Last updateFri, 20 Nov 2015 4pm

Little Theatre’s ‘Stepping Out’ a sure-footed success

Most of the dancing in Lakeside Little Theatre’s production of “Stepping  Out” is absolutely terrible! And that’s exactly what director Ann Swiston intended!

The story was written to allow for the dancers to gradually improve. At first the students treat the tap classes as a social gathering, showing little co-ordination for learning to dance.  They later develop levels of skill and cohesiveness that pulls them all together.  When “The Mavis Turner Dancers” are called upon to take part in a local charity gala, they do themselves proud with their truly dazzling first public performance. 

This was all handled beautifully by choreographer Alexis Hoff. It almost seemed like the audience gradually learned the steps along with the cast, just like nervous parents at a school recital, rejoicing when it all goes right.

“Stepping Out” involves eight students, a teacher and a pianist, all from disparate backgrounds with differing motivations. Director Ann Swiston does a tremendous job of bringing all the characters to life. 

Act 1 begins in scattershot fashion as the different personalities of the tap class are revealed. Mavis, the tap teacher and former professional dancer, is played to perfection by Val Jones. Lynne, a nurse in real life, is portrayed with aplomb by Allyson de Jong. Maritza Freyslinger impressed us as Dorothy, the energetic office worker who rides her bike everywhere. Maxine, the flashy and attractive saleswoman was played with enthusiasm and skill by D’Le Beatty-Tobias. The cantankerous Mrs. Fraser, played by Judy Hendrick, does a grand job as she grumpily conveys that she is to be treated with delicacy and tact, or she won’t play the piano for the show. 

Andy, evokes our sympathy as she tries to gain self-esteem and improve, well done by Joanne Stuart. Geoffrey, the quiet widower and only man in the class, is well acted and delightfully danced by Flemming Halby.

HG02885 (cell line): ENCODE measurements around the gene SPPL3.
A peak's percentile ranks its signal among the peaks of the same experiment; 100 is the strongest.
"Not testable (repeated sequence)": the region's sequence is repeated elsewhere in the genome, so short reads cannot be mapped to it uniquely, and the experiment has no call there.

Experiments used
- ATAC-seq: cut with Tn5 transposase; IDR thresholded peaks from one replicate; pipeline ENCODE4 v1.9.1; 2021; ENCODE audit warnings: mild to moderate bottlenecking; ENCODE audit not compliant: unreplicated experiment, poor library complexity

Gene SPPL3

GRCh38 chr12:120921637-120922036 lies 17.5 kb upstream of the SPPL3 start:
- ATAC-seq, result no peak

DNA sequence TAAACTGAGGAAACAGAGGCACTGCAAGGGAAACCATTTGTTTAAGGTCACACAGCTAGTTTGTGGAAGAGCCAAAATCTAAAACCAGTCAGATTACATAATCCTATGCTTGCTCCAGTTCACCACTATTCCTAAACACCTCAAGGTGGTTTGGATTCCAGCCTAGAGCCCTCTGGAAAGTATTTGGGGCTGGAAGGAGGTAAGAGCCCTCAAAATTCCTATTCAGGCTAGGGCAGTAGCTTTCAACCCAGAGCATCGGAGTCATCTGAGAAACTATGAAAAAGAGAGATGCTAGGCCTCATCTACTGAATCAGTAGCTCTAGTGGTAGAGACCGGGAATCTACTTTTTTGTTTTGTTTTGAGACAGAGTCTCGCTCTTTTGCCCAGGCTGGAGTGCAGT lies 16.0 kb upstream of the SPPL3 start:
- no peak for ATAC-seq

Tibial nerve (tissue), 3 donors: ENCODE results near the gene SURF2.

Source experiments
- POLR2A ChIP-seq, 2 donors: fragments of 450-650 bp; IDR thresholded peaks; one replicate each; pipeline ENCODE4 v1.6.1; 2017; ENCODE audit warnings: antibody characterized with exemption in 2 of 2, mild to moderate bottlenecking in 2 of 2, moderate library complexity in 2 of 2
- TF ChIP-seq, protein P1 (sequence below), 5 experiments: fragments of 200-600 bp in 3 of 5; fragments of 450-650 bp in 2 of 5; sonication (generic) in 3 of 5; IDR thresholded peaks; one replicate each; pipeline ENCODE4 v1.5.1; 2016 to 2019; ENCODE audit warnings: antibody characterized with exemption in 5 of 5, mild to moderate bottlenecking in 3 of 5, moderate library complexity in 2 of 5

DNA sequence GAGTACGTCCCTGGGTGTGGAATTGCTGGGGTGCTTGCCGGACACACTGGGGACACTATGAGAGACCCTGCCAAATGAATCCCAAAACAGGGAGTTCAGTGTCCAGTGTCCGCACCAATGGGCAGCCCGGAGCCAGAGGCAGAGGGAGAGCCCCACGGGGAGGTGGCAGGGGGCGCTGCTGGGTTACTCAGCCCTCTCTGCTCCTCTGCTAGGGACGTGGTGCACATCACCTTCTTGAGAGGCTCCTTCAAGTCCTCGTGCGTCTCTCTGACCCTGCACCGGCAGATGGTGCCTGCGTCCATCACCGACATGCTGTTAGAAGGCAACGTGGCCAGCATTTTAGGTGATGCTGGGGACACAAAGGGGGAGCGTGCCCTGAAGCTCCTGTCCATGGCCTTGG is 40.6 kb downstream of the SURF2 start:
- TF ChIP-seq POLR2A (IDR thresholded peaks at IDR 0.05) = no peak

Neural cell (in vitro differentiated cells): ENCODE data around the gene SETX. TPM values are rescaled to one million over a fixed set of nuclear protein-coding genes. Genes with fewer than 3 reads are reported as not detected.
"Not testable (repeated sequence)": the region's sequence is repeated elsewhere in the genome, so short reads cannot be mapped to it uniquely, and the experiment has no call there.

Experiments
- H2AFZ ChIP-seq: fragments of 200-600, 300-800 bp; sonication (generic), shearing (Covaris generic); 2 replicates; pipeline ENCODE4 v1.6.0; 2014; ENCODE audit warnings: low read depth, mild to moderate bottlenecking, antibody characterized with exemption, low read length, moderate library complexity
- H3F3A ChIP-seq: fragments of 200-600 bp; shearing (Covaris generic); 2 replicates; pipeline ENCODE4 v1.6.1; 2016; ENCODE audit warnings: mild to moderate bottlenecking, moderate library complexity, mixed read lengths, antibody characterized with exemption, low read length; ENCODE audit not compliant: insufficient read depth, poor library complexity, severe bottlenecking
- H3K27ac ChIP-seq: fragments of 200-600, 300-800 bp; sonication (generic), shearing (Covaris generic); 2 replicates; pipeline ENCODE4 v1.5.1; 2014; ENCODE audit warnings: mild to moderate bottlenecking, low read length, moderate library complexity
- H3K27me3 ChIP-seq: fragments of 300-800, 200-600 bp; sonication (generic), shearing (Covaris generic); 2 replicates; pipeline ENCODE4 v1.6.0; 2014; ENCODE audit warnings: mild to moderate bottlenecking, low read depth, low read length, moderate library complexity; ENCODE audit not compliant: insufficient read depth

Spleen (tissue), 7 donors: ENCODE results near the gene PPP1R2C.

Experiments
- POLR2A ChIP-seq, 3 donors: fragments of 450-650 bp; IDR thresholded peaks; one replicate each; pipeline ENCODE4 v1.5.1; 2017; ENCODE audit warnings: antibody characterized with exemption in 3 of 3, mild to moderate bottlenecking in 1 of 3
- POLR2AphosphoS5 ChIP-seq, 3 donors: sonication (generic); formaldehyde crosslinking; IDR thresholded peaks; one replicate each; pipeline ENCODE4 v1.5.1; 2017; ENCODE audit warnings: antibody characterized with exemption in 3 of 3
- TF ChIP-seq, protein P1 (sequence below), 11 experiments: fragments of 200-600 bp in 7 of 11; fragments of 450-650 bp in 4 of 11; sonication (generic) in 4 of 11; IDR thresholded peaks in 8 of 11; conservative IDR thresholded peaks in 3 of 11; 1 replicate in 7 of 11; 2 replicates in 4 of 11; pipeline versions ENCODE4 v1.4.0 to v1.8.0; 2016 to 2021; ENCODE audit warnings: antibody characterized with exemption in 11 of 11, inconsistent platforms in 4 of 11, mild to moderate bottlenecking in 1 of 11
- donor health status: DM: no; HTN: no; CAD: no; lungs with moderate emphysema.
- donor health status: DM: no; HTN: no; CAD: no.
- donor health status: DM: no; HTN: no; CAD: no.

Choreographer Alexis Hoff is deliciously over the top as the pseudo-posh, bossy, vain and nosey Vera. Tina Leonard does a super job as the happy homemaker Sylvia who can be counted on to want a drink after class. And Curly Lieberman as Rose the bookkeeper gave a fine credible performance.

Adding to the fun of the evening was Dave McIntosh, playing the part of the caretaker, who did some amusing “shtick” while the cast made costume changes. Sherolyn Gregory and Paulette Coburn did a super job of matching the costumes to the personalities and wowed us with the glitzy finale. Even the light crew, Garry Peerless, Pierre Huot and Kevin Leitch got in the act and showered us with a range of brilliant colors displayed on the shimmering Mylar curtain.

The set by Alan Bowers and Ann Swiston was realistic and suggestive of small town dance schools.  Richard Bansbach’s construction crew “nailed” it. Karen Lee and James Jack were spot on with the sound. The dressers and makeup crews kept the cast fresh and pretty in their leggings, Lycra and leotards. And last, but far from least, stage managers Win McIntosh and Sandy Jakubek kept the show running smoothly and produced that feel good feeling that director Swiston and assistant director Candace Luciano were aiming for.  

The result? A funny show that leaves you with a warm glow. Well done everyone!

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